Algebraic topology: a first course - download pdf or read online

By Marvin J. Greenberg

ISBN-10: 0805335579

ISBN-13: 9780805335576

ISBN-10: 0805335587

ISBN-13: 9780805335583

Great first publication on algebraic topology. Introduces (co)homology via singular theory.

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Example text

10b, c illustrate the intensity and phase respectively of such a Gaussian random sum of the complex spherical harmonics with l = 15, pictured on the surface of the sphere. The result is visually similar to our previous depictions of random waves, but a statistical analysis of such superpositions would reveal that its statistics are modified by the nature of the sphere; in particular, (a) -1 (b) normalised intensity 1 (c) intensity 0 phase 2π Fig. 10 Random waves via spherical harmonics. a shows the real part of each spherical harmonic of index l = 7 labelled with each of m = 0 → 7; a complex, Gaussian random sum would be over all m with random phase coefficients.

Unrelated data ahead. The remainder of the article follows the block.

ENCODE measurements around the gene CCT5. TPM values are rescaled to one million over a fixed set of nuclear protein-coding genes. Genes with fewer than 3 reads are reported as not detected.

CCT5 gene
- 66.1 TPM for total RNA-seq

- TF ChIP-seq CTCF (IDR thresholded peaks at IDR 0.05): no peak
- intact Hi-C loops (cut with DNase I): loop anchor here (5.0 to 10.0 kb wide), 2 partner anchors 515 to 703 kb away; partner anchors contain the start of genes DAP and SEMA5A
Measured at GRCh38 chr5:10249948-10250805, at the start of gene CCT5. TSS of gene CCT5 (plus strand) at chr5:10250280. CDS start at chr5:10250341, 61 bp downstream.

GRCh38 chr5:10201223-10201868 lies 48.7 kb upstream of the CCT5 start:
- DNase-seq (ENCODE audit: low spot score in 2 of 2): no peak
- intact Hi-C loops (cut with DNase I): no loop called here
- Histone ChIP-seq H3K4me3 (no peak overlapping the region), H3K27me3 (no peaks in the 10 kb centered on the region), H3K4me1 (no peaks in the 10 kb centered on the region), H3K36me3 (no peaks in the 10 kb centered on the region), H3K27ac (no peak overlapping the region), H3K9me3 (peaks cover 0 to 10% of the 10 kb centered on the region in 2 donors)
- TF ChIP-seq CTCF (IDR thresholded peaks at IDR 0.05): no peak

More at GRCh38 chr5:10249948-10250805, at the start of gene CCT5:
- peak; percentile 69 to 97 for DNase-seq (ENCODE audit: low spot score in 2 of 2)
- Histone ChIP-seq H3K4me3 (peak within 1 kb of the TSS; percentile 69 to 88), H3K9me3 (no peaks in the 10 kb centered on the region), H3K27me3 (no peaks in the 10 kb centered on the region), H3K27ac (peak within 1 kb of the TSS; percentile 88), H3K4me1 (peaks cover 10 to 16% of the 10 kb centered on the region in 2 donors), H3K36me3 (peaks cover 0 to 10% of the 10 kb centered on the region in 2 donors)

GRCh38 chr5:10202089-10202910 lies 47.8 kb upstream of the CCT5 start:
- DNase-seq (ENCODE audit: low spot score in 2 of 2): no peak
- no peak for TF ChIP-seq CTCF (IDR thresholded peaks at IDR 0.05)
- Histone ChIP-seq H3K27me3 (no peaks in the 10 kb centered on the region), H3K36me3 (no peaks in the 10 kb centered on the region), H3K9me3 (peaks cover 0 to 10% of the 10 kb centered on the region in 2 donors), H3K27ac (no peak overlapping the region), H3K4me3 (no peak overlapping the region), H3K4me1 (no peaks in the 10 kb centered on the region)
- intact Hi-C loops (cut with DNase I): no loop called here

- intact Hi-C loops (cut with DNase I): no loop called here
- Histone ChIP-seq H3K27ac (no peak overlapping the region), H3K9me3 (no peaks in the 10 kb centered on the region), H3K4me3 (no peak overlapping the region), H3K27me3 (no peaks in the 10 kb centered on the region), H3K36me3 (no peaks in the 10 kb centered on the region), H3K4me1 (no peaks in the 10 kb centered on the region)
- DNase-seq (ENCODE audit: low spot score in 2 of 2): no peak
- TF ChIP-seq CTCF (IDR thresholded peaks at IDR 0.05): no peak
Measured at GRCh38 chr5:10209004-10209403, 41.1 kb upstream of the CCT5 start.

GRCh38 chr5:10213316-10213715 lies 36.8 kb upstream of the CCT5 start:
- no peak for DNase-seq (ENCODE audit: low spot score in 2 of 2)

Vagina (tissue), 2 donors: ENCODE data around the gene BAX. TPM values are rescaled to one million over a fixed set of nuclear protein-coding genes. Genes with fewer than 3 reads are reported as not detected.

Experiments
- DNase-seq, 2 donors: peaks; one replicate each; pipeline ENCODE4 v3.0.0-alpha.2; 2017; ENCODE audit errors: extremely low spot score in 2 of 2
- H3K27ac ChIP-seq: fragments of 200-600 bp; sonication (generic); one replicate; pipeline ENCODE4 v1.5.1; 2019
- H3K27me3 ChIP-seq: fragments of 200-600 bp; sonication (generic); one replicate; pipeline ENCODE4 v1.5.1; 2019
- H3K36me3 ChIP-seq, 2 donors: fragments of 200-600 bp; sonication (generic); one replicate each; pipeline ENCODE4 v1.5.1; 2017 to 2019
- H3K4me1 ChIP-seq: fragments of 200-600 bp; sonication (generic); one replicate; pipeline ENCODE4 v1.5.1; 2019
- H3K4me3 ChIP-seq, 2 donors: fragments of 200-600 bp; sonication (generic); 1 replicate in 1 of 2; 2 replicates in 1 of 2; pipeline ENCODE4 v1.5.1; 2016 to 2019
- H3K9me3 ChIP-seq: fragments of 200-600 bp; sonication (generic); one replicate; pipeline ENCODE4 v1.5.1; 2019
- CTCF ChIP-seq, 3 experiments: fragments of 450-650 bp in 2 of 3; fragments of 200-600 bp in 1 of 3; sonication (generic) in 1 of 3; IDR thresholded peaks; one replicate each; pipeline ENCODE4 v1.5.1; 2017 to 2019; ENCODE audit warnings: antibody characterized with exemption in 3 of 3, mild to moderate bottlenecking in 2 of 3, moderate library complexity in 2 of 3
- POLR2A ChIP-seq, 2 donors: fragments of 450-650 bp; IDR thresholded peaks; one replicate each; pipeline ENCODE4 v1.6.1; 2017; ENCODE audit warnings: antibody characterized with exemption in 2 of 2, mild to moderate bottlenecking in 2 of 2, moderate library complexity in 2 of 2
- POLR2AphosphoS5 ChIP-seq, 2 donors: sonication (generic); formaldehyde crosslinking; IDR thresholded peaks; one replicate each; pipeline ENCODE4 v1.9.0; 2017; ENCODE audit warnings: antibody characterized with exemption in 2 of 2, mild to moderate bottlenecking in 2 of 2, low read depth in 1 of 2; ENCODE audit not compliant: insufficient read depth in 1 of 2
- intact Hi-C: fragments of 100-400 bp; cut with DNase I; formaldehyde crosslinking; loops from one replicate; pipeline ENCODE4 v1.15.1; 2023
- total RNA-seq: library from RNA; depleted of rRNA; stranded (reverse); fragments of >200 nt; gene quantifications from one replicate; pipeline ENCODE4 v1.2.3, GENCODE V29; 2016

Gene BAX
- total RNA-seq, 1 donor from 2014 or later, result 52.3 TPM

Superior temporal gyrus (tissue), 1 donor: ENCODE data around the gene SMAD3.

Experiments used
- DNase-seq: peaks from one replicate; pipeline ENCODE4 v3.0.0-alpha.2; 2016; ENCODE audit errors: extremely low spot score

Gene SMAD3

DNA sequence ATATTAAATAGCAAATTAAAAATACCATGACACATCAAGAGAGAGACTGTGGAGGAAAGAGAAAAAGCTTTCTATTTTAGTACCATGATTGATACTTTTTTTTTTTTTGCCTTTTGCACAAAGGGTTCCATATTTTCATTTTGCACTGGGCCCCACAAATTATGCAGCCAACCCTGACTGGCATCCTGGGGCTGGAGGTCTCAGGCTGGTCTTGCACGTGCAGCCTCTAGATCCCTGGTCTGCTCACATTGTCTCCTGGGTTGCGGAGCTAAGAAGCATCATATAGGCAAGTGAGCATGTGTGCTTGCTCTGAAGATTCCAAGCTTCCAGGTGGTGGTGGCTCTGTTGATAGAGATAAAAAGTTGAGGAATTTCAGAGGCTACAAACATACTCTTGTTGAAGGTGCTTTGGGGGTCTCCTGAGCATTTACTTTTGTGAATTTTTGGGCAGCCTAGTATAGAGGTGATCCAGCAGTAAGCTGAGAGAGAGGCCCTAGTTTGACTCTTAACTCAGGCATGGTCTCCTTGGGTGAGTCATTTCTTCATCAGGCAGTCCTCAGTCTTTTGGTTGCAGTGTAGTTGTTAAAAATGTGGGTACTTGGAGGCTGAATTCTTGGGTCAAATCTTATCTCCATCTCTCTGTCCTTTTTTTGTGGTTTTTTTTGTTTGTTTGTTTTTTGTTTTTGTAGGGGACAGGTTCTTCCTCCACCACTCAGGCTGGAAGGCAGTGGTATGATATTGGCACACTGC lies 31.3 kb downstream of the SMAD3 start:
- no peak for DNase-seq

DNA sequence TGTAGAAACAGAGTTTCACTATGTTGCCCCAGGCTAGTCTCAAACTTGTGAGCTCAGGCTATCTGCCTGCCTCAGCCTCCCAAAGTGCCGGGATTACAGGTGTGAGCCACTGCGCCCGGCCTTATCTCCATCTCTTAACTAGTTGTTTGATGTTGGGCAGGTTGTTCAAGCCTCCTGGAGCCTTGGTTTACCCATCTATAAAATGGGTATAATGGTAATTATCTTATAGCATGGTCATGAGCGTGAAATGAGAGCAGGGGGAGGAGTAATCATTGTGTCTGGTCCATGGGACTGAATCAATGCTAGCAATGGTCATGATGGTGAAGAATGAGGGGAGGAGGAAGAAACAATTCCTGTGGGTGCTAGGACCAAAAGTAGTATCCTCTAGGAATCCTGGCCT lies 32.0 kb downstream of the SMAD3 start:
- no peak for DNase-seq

The difference to the previous two manifolds is that vortices occupy a region of effective finite volume, not directly confined but only rarely entering the region where the potential exceeds the eigenfunction energy, a very different type of constraint to the finite volume of the 3-torus or 3-sphere. We will see later how this affects the behaviour of the vortex tangle. The eigenfunctions of the QHO are equivalent to the RWM in the limit of the energy becoming infinite, in which case the value of the potential is negligible across an arbitrarily large volume, and the wave superposition becomes locally indistinguishable from the isotropic random wave model.

A) and (b) show the intensity and phase in an example with 100 interfering waves, and (c) and (d) the same with 10000. Although these values for N are very different, there are no statistical differences between the images that are obvious by visual inspection; given only the images, it would be difficult if not impossible to tell by eye which is closer to the infinite wave limit. The motivation for a random wave model is that it makes accessible a wide range of statistical properties that cannot be obtained by direct calculation on a specific system.

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Algebraic topology: a first course by Marvin J. Greenberg


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